Brå assesses that the organisational model with a specialised rape unit has worked well in the police district of North Stockholm. The Sexual Crimes Group process their cases more rapidly and their investigations are of a higher quality than was previously the case. The proportion of cases assessed to be over-investigated has increased somewhat but is still small (6 percent of the cases examined).
Brå can see several advantages of specialisation: The investigators are motivated and the group builds up competence and effective procedures, and the same investigator is responsible for a case from start to finish. This guarantees investigative work of a consistently high quality.
The fact that the Sexual Crimes Group only investigates rape cases also means that time and energy is ring-fenced for these crimes, i.e. a real increase in resources compared with previously. Additionally, resources have increased since the group was introduced and more investigators have been employed. Brå assesses that the improvements in quality and speed are also due to the increase in resources and not solely due to specialisation.
The proportion of cases finally reported to the prosecution office has increased somewhat but not much more than in similar police districts. There is still some scope for improvement but Brå considers that a marked increase in the proportion of cases finally reaching prosecutors cannot be expected considering the nature of the cases and because there are factors that impact on outcomes which are difficult for the investigating unit to influence.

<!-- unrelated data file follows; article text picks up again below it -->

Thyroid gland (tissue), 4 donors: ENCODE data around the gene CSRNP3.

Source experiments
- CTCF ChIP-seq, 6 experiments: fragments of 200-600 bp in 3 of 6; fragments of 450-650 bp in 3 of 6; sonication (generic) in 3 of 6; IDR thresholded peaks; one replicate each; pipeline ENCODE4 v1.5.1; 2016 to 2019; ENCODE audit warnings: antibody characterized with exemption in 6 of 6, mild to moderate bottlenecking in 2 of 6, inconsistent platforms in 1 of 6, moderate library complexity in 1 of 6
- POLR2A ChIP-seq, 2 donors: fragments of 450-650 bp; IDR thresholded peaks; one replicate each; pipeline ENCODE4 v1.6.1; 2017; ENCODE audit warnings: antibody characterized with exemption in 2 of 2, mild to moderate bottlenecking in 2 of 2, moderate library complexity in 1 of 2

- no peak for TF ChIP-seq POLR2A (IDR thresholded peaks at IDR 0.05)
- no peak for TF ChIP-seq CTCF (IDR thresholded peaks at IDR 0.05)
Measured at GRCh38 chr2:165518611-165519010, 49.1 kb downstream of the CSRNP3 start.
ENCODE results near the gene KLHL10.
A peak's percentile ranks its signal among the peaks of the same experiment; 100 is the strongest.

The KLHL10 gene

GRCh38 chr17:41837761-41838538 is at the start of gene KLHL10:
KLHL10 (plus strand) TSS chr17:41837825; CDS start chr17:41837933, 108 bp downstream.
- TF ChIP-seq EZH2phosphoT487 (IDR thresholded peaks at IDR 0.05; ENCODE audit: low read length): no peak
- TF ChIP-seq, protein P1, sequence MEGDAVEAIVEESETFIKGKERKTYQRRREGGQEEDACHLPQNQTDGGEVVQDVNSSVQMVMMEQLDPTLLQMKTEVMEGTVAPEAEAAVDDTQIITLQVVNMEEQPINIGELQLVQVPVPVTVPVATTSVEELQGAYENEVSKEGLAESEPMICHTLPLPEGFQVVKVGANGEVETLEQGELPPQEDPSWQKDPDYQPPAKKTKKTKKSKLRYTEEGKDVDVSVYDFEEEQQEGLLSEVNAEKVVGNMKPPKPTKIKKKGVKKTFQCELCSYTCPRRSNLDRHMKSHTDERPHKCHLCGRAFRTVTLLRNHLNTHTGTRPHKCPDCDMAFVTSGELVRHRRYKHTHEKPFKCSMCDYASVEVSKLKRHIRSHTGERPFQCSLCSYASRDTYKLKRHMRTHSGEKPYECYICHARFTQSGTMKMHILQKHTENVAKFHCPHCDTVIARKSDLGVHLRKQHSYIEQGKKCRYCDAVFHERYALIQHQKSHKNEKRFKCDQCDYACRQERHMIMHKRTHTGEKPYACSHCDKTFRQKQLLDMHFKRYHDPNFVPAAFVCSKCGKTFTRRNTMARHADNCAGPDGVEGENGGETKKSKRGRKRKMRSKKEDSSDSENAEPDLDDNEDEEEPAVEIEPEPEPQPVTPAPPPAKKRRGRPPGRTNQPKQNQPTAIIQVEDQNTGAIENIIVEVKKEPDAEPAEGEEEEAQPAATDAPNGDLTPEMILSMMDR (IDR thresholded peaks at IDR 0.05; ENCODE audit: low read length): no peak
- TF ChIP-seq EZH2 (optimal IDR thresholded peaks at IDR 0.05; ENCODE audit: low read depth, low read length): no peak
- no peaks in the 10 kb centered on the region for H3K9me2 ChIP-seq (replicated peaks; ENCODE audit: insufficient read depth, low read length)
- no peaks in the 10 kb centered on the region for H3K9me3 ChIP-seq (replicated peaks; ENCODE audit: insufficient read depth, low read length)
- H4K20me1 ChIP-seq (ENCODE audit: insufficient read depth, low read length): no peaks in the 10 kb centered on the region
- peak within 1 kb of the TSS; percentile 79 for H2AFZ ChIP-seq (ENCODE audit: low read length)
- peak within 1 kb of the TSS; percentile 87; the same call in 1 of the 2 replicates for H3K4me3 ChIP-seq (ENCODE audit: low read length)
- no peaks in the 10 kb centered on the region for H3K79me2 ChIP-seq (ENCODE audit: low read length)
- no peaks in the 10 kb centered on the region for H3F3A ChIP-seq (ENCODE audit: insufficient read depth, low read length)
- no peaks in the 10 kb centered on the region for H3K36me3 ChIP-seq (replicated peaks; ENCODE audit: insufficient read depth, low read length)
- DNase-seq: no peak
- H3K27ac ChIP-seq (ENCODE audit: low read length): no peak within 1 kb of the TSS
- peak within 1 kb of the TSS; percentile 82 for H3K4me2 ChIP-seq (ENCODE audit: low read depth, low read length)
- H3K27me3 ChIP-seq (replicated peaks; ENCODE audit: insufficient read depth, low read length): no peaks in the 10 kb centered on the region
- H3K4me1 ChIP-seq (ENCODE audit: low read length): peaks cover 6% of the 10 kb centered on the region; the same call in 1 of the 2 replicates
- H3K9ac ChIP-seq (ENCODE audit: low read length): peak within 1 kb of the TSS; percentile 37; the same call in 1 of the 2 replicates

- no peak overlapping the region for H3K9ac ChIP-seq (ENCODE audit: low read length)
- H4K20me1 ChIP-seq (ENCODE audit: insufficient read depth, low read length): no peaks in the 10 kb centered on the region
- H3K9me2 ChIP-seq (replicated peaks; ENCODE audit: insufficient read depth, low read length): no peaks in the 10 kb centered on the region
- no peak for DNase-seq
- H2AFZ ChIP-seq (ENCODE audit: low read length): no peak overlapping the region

Brå considers that legal rights for victims in rape cases have improved since the introduction of the Sexual Crimes Group, above all through more robust investigations. Certain quality aspects are also positive for suspects, including better documentation and investigations being conducted more quickly. However, defence counsels and prosecutors see a risk of shortcomings in objectivity which could be negative for suspects. Brå considers that the risk of a loss of objectivity should continue to be borne in mind.
Thus, specialisation has worked well in North Stockholm, but it cannot be taken as an indication that this is an organisational model which would suit all police districts. Local conditions must decide where rape cases are investigated in organisational terms. However, some lessons learned from the development efforts in North Stockholm should be able to be transferred to districts where a specialised group cannot be introduced or where different organisational models are chosen.